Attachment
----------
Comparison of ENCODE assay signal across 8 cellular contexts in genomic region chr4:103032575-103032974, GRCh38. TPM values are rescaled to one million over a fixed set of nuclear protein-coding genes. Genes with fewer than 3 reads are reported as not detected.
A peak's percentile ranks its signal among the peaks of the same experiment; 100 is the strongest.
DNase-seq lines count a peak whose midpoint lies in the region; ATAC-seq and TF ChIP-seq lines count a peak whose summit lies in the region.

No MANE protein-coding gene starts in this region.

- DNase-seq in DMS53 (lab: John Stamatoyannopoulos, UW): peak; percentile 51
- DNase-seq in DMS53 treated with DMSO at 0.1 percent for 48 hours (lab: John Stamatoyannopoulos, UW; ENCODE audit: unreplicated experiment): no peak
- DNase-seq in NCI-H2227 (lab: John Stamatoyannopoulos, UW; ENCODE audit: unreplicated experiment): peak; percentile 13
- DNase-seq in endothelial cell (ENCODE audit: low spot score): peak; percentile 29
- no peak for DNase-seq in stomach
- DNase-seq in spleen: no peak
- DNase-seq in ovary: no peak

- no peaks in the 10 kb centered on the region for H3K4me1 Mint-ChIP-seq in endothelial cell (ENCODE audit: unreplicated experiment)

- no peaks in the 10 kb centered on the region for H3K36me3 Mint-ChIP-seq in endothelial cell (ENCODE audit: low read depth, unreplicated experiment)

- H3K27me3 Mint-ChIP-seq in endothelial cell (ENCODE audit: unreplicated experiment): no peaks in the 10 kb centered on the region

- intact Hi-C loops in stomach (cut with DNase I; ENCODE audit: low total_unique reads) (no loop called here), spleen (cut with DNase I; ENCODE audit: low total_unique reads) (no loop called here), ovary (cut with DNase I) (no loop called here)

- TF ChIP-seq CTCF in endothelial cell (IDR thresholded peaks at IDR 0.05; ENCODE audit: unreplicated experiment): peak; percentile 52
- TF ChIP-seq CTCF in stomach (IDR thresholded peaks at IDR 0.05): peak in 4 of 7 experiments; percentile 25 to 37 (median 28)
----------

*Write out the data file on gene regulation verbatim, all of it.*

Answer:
Comparison of ENCODE assay signal across 8 cellular contexts in genomic region chr4:103032575-103032974, GRCh38. TPM values are rescaled to one million over a fixed set of nuclear protein-coding genes. Genes with fewer than 3 reads are reported as not detected.
A peak's percentile ranks its signal among the peaks of the same experiment; 100 is the strongest.
DNase-seq lines count a peak whose midpoint lies in the region; ATAC-seq and TF ChIP-seq lines count a peak whose summit lies in the region.

No MANE protein-coding gene starts in this region.

- DNase-seq in DMS53 (lab: John Stamatoyannopoulos, UW): peak; percentile 51
- DNase-seq in DMS53 treated with DMSO at 0.1 percent for 48 hours (lab: John Stamatoyannopoulos, UW; ENCODE audit: unreplicated experiment): no peak
- DNase-seq in NCI-H2227 (lab: John Stamatoyannopoulos, UW; ENCODE audit: unreplicated experiment): peak; percentile 13
- DNase-seq in endothelial cell (ENCODE audit: low spot score): peak; percentile 29
- no peak for DNase-seq in stomach
- DNase-seq in spleen: no peak
- DNase-seq in ovary: no peak

- no peaks in the 10 kb centered on the region for H3K4me1 Mint-ChIP-seq in endothelial cell (ENCODE audit: unreplicated experiment)

- no peaks in the 10 kb centered on the region for H3K36me3 Mint-ChIP-seq in endothelial cell (ENCODE audit: low read depth, unreplicated experiment)

- H3K27me3 Mint-ChIP-seq in endothelial cell (ENCODE audit: unreplicated experiment): no peaks in the 10 kb centered on the region

- intact Hi-C loops in stomach (cut with DNase I; ENCODE audit: low total_unique reads) (no loop called here), spleen (cut with DNase I; ENCODE audit: low total_unique reads) (no loop called here), ovary (cut with DNase I) (no loop called here)

- TF ChIP-seq CTCF in endothelial cell (IDR thresholded peaks at IDR 0.05; ENCODE audit: unreplicated experiment): peak; percentile 52
- TF ChIP-seq CTCF in stomach (IDR thresholded peaks at IDR 0.05): peak in 4 of 7 experiments; percentile 25 to 37 (median 28)